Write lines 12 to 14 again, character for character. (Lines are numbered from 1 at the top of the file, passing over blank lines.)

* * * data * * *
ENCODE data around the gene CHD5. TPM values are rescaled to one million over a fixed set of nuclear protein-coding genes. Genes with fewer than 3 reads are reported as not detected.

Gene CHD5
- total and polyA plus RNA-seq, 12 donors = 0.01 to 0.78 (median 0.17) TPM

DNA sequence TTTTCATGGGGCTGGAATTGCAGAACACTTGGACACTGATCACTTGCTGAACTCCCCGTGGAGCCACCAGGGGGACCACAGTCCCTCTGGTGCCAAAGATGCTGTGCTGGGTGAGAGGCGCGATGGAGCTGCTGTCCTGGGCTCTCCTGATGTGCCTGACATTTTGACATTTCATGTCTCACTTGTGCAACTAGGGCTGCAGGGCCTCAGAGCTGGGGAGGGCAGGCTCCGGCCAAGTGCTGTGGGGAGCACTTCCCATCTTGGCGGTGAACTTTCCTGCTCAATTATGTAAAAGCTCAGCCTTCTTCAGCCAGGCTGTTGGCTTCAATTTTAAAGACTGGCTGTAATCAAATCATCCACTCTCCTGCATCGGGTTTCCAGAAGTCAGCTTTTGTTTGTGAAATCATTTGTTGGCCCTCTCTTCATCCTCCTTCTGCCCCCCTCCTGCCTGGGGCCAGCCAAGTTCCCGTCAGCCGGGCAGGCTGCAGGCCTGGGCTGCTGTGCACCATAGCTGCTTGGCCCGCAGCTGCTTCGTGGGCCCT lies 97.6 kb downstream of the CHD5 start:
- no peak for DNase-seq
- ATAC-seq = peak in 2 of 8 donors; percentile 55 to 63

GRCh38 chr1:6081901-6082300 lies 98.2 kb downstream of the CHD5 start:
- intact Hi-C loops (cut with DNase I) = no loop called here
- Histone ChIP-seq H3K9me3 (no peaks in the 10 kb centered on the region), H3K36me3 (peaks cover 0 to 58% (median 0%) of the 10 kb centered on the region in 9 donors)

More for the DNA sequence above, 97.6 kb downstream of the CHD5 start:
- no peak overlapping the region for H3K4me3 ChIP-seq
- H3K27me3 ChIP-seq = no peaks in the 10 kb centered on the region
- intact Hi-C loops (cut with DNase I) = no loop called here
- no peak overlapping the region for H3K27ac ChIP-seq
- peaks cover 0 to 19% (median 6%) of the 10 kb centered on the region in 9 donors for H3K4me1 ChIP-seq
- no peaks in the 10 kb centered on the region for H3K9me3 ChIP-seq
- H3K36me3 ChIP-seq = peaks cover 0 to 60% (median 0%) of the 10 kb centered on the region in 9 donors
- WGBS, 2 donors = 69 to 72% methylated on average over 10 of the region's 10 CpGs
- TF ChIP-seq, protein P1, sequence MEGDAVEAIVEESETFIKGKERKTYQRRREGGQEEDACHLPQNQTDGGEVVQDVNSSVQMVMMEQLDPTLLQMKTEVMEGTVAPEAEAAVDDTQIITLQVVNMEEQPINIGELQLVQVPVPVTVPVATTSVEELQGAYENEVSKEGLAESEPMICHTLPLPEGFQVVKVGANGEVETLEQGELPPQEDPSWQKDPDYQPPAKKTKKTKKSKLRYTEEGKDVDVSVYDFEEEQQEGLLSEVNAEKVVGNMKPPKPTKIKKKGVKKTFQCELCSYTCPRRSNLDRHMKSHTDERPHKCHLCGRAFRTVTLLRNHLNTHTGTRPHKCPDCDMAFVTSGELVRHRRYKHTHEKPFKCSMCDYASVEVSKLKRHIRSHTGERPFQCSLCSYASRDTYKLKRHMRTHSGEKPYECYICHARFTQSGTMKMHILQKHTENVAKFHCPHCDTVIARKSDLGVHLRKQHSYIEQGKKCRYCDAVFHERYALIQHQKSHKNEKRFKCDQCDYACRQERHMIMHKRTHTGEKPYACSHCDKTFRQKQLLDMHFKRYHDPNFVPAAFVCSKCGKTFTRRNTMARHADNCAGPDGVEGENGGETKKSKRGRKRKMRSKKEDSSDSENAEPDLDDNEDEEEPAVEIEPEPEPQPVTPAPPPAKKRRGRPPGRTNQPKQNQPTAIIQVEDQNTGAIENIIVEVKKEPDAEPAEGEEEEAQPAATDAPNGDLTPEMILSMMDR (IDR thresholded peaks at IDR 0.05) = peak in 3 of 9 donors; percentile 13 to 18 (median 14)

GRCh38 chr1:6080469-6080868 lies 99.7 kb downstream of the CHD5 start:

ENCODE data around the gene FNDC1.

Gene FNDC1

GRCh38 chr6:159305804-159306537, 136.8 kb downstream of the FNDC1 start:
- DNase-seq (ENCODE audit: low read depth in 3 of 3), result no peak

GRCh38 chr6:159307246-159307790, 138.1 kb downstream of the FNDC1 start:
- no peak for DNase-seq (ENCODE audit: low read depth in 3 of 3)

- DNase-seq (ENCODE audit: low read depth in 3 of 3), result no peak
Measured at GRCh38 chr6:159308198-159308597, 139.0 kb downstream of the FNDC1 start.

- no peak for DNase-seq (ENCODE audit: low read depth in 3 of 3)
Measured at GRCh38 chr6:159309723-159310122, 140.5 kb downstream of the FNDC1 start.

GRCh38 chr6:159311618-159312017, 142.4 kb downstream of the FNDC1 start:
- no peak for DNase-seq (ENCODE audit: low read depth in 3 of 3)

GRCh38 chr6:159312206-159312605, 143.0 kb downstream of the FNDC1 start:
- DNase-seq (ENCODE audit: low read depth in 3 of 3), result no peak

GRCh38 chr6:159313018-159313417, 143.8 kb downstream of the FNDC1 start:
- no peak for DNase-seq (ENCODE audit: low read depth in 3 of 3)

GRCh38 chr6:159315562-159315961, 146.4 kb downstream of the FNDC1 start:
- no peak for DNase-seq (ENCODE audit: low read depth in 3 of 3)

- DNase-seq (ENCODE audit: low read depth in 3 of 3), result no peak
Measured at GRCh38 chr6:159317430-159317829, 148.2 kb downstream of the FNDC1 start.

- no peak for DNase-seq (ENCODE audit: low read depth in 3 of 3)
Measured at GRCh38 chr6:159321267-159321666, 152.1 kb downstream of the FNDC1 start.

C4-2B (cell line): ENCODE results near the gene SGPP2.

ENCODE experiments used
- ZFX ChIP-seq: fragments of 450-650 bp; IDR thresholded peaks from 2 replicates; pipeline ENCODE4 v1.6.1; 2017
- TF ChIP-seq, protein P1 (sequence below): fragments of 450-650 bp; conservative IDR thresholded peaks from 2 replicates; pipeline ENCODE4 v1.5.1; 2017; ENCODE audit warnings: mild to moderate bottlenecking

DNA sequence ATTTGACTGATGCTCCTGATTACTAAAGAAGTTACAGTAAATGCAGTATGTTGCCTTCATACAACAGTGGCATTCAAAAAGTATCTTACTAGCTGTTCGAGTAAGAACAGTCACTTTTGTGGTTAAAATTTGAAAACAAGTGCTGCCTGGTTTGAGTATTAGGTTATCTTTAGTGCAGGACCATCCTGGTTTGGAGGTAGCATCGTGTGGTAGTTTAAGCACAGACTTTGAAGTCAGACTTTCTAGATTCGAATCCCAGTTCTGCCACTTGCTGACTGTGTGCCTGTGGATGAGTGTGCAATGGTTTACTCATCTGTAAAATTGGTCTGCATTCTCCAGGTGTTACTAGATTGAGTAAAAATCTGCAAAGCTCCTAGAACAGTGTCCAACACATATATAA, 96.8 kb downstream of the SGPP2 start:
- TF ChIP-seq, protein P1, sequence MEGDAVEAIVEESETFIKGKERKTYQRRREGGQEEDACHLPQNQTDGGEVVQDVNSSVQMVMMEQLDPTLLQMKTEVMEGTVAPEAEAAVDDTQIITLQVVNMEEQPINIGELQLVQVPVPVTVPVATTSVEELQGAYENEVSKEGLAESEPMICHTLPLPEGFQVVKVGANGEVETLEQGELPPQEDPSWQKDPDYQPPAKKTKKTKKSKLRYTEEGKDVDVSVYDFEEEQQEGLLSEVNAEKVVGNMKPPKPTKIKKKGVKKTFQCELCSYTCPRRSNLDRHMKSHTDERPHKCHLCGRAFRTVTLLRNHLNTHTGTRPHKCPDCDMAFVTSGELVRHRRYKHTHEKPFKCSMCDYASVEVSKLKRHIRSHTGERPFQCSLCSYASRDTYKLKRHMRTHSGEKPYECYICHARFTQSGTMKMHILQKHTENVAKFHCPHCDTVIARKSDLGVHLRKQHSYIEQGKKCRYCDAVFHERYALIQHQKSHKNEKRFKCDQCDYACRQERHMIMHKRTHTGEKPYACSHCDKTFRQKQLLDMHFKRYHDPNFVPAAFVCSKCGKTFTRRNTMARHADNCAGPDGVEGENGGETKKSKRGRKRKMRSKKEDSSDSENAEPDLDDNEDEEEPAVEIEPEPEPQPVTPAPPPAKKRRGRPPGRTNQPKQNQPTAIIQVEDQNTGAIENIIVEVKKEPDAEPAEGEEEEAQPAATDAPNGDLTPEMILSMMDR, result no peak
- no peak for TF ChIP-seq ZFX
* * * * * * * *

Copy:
- H3K27me3 ChIP-seq = no peaks in the 10 kb centered on the region
- intact Hi-C loops (cut with DNase I) = no loop called here
- no peak overlapping the region for H3K27ac ChIP-seq